Minsky's Financial Instability Hypothesis : A Modern Examination

dc.contributor.advisorApps, Hannah J., 1955- (see also Hiles, Hannah J., 1955- and McKinney, Hannah J., 1955-)
dc.contributor.authorMorley, Aidan
dc.descriptionii, 33 p.en_US
dc.description.abstractWorking throughout the second half of the twentieth century, economist Hyman Minsky argued that the cyclicality and instability of the world's economies is the result of financial mechanisms. The dynamics presented by his landmark work, the Financial Instability Hypothesis, have been applied by many to the 2007/08 financial crisis and the ensuing recession, and the term "Minsky Moment" has become synonymous with post expansion private debt crises. However, the existing journalistic and academic literature relating to Minsky's works is often founded upon a shallow understanding of his arguments, and there are important implications of his hypotheses which should be considered by policymakers. This article seeks to rectify these shortcomings by providing a more holistic explanation of Minsky's Financial Instability Hypothesis, while briefly exploring its policy considerations.en_US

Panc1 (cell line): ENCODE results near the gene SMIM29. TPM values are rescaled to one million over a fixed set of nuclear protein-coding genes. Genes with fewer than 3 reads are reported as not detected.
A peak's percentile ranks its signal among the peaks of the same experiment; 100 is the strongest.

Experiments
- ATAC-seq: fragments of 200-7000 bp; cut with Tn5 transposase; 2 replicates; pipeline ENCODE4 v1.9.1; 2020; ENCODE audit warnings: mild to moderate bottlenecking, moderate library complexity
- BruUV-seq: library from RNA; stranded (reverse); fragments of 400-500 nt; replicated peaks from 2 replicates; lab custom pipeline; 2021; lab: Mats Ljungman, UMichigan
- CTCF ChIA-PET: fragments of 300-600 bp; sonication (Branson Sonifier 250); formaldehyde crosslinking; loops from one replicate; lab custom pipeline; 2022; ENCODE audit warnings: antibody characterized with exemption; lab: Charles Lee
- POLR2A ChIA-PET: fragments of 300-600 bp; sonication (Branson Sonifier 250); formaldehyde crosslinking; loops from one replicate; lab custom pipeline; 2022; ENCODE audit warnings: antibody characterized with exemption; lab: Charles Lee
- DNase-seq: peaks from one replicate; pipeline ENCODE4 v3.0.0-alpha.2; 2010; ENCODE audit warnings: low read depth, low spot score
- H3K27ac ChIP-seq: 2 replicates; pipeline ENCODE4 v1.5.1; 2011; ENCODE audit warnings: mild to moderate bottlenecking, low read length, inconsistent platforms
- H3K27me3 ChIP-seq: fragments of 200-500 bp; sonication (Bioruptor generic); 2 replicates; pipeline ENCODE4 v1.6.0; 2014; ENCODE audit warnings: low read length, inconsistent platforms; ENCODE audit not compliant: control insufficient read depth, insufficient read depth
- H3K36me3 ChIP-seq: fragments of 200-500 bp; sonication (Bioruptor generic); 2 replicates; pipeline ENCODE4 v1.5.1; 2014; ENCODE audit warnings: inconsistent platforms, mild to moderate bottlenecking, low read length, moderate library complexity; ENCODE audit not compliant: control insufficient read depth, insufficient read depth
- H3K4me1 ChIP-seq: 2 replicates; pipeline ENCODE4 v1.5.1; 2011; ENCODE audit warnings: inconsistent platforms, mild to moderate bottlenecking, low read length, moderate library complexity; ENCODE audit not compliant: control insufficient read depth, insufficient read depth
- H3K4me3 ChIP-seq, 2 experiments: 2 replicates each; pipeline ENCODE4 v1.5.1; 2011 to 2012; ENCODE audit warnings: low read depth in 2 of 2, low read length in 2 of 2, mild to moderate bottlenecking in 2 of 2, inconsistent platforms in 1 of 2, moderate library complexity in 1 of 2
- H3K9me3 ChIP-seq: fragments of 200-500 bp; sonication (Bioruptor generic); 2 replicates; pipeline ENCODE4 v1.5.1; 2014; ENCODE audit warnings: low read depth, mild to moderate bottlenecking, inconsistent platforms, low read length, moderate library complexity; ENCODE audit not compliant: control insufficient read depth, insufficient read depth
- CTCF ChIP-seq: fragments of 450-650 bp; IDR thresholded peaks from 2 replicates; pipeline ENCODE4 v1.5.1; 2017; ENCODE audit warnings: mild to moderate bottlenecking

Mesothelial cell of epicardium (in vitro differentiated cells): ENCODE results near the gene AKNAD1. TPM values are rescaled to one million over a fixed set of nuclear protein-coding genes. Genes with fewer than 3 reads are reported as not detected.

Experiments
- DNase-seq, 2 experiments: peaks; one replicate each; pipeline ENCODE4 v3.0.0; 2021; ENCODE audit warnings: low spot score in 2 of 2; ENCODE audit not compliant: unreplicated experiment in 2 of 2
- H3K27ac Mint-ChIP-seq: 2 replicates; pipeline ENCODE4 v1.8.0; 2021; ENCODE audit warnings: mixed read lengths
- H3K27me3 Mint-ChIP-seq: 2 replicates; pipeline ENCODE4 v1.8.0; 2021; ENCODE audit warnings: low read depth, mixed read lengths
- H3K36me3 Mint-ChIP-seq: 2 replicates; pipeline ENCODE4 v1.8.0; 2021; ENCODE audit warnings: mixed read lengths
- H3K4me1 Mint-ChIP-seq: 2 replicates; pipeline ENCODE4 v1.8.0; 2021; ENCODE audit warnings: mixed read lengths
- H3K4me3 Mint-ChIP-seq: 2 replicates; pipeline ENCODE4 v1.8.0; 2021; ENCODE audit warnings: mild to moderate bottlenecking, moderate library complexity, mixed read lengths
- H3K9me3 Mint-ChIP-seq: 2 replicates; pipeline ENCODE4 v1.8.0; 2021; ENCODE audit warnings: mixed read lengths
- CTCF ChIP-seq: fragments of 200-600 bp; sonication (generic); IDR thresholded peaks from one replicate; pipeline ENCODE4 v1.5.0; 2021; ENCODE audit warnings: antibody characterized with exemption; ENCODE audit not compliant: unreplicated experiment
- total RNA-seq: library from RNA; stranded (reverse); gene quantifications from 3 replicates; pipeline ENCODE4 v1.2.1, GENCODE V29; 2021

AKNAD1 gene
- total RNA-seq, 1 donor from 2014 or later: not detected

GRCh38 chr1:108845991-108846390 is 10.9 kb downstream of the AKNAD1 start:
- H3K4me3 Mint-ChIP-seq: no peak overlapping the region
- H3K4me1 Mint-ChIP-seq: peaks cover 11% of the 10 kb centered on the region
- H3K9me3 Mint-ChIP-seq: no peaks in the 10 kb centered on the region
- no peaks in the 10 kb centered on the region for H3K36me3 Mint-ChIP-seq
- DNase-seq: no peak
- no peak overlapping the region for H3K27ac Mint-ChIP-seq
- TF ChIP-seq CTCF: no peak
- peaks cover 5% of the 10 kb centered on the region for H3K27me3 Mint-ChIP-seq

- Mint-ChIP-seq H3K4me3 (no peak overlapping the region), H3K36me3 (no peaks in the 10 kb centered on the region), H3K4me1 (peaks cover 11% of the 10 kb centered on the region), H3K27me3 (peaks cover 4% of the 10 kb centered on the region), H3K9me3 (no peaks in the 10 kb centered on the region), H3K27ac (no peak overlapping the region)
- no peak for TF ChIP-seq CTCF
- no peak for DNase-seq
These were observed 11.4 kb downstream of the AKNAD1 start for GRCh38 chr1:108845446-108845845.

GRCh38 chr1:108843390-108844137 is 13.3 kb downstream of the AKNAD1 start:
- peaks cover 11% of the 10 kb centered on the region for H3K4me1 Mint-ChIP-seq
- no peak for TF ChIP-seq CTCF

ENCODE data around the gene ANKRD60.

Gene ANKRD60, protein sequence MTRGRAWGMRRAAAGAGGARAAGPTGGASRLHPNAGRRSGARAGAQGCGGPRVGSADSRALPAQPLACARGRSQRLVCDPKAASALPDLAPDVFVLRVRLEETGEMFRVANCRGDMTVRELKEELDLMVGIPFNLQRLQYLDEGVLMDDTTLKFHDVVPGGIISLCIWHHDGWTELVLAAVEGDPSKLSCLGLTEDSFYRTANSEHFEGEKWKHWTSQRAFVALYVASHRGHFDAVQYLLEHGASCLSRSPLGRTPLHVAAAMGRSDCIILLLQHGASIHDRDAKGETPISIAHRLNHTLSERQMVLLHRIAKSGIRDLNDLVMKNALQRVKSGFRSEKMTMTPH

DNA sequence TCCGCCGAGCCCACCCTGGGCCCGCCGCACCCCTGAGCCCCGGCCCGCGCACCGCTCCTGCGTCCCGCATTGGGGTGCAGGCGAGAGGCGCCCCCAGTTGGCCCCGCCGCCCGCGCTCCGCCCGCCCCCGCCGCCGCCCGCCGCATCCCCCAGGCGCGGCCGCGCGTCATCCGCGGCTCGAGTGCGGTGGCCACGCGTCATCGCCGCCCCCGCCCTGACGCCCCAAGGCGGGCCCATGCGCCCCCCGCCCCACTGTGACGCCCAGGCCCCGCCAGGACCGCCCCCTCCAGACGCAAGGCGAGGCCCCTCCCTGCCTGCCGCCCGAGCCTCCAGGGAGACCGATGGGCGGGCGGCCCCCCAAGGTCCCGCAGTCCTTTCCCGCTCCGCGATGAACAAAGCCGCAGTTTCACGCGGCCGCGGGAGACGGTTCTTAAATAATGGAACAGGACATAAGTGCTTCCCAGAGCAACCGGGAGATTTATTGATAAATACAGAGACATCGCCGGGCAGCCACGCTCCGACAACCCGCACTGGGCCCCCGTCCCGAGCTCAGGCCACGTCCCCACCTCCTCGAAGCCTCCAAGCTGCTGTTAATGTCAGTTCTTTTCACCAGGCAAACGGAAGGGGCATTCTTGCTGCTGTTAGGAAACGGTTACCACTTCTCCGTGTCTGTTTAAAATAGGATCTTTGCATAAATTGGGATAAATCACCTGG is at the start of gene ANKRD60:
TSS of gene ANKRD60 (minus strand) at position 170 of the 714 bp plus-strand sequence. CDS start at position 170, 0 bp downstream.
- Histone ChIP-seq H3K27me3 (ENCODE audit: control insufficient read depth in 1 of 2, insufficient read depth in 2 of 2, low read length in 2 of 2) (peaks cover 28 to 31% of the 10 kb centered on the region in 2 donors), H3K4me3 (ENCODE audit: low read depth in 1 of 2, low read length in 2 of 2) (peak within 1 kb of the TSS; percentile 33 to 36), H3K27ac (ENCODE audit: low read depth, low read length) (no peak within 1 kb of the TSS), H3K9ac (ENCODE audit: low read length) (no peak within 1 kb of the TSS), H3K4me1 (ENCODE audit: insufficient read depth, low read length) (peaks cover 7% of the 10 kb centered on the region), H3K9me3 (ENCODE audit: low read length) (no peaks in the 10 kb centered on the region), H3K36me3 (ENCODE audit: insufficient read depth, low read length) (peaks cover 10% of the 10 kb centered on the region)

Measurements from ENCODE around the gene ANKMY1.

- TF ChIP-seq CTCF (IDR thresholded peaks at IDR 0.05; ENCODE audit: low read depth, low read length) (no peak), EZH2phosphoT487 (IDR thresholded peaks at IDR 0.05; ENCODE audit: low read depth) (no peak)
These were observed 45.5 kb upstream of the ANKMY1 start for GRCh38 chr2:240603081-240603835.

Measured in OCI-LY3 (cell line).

dc.relation.ispartofKalamazoo College Economics and Business Senior Individualized Projects Collection
dc.rightsU.S. copyright laws protect this material. Commercial use or distribution of this material is not permitted without prior written permission of the copyright holder.
dc.titleMinsky's Financial Instability Hypothesis : A Modern Examinationen_US